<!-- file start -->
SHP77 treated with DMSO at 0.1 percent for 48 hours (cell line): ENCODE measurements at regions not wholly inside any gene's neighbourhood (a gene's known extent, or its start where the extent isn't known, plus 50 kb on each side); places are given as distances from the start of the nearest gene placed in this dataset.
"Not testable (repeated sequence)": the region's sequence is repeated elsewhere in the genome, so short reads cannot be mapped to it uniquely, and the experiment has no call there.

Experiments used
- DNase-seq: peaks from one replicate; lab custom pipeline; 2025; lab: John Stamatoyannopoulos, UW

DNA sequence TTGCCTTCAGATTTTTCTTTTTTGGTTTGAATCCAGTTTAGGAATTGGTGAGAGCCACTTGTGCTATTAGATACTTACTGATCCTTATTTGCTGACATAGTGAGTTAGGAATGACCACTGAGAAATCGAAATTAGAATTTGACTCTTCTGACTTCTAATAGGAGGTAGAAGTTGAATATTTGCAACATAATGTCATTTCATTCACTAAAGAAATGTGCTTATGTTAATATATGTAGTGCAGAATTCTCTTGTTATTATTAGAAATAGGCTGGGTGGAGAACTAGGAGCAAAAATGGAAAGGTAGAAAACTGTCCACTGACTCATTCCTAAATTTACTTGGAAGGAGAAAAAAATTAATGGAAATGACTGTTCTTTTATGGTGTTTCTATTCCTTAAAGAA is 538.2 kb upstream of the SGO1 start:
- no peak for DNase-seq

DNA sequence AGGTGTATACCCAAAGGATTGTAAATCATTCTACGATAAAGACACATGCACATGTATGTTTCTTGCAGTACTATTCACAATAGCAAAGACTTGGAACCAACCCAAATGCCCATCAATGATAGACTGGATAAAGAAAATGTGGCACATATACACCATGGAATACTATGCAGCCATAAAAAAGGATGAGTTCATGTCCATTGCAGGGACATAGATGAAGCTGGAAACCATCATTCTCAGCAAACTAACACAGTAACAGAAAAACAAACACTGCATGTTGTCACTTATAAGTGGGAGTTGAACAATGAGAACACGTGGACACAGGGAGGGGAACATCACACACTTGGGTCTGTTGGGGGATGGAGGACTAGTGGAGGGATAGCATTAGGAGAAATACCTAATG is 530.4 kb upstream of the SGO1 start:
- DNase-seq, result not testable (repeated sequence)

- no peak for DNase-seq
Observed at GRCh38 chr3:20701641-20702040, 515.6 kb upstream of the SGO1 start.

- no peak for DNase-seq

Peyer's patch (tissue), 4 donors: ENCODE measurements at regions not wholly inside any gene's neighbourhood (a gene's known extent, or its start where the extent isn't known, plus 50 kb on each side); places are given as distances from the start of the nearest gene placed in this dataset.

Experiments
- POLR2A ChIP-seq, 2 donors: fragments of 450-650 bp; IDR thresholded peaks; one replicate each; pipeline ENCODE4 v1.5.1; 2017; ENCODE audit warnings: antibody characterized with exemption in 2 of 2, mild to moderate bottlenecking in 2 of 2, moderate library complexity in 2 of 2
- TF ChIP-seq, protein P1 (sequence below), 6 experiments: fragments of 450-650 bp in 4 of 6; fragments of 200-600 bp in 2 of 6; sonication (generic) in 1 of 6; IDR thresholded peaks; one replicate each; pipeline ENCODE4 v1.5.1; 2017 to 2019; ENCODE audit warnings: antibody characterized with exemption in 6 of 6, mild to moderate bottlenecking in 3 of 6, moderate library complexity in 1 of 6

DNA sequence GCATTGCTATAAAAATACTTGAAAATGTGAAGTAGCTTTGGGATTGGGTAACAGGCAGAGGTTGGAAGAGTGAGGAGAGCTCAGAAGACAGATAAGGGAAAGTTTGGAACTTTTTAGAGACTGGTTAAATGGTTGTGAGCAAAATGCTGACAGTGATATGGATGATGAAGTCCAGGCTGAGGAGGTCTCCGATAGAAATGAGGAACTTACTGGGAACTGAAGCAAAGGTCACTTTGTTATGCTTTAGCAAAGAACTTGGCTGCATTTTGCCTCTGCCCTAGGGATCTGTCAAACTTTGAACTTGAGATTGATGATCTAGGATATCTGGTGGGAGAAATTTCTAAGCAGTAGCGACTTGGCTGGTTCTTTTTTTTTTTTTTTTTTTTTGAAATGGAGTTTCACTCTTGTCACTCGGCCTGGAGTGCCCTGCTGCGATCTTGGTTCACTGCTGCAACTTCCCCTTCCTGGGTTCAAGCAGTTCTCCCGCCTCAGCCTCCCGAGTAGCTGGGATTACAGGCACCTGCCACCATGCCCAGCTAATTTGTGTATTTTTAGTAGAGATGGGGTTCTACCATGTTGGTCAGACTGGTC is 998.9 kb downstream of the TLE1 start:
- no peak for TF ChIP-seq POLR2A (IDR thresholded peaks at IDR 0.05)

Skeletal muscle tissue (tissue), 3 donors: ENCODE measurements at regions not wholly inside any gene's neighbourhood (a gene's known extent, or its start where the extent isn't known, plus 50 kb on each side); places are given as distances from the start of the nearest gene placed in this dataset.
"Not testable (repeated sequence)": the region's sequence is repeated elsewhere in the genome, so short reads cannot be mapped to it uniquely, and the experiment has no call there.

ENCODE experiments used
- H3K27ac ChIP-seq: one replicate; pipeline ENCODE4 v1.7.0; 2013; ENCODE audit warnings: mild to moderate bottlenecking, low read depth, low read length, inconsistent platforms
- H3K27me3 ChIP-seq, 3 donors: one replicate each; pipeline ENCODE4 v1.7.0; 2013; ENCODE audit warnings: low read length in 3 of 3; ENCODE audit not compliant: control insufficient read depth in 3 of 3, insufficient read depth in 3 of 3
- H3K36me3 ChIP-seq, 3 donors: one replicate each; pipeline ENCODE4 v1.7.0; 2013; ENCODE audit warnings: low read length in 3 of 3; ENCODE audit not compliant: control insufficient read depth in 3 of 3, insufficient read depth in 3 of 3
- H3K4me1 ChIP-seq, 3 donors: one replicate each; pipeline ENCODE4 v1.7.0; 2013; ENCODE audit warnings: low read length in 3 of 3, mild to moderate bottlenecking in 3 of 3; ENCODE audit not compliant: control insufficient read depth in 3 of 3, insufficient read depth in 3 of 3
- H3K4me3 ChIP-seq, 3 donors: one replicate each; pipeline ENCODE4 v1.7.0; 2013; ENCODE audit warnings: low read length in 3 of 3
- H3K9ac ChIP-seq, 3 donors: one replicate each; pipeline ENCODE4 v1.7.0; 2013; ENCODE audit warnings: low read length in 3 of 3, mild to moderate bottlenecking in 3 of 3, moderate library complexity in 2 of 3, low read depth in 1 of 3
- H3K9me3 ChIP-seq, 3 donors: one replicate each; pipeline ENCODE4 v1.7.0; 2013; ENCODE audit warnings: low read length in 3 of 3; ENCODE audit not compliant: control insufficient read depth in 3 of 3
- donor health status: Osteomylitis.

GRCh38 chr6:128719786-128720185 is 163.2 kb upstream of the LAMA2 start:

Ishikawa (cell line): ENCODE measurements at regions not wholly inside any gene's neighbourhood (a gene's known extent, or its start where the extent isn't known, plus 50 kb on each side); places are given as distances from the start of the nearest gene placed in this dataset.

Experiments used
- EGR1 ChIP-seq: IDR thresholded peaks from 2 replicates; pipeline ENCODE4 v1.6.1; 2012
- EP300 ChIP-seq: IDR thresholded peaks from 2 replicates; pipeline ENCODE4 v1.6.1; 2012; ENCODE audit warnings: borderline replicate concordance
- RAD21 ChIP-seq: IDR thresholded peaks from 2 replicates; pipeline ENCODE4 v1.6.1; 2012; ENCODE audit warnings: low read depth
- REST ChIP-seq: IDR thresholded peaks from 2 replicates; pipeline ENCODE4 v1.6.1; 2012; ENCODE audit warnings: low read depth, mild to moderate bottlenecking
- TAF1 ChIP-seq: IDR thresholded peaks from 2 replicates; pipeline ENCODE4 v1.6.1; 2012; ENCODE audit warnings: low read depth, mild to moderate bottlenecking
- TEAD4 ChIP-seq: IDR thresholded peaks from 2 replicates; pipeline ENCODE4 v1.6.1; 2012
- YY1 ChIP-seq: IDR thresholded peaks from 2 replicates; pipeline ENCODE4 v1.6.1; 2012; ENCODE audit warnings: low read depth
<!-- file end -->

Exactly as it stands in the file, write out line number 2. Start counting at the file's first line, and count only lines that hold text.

"Not testable (repeated sequence)": the region's sequence is repeated elsewhere in the genome, so short reads cannot be mapped to it uniquely, and the experiment has no call there.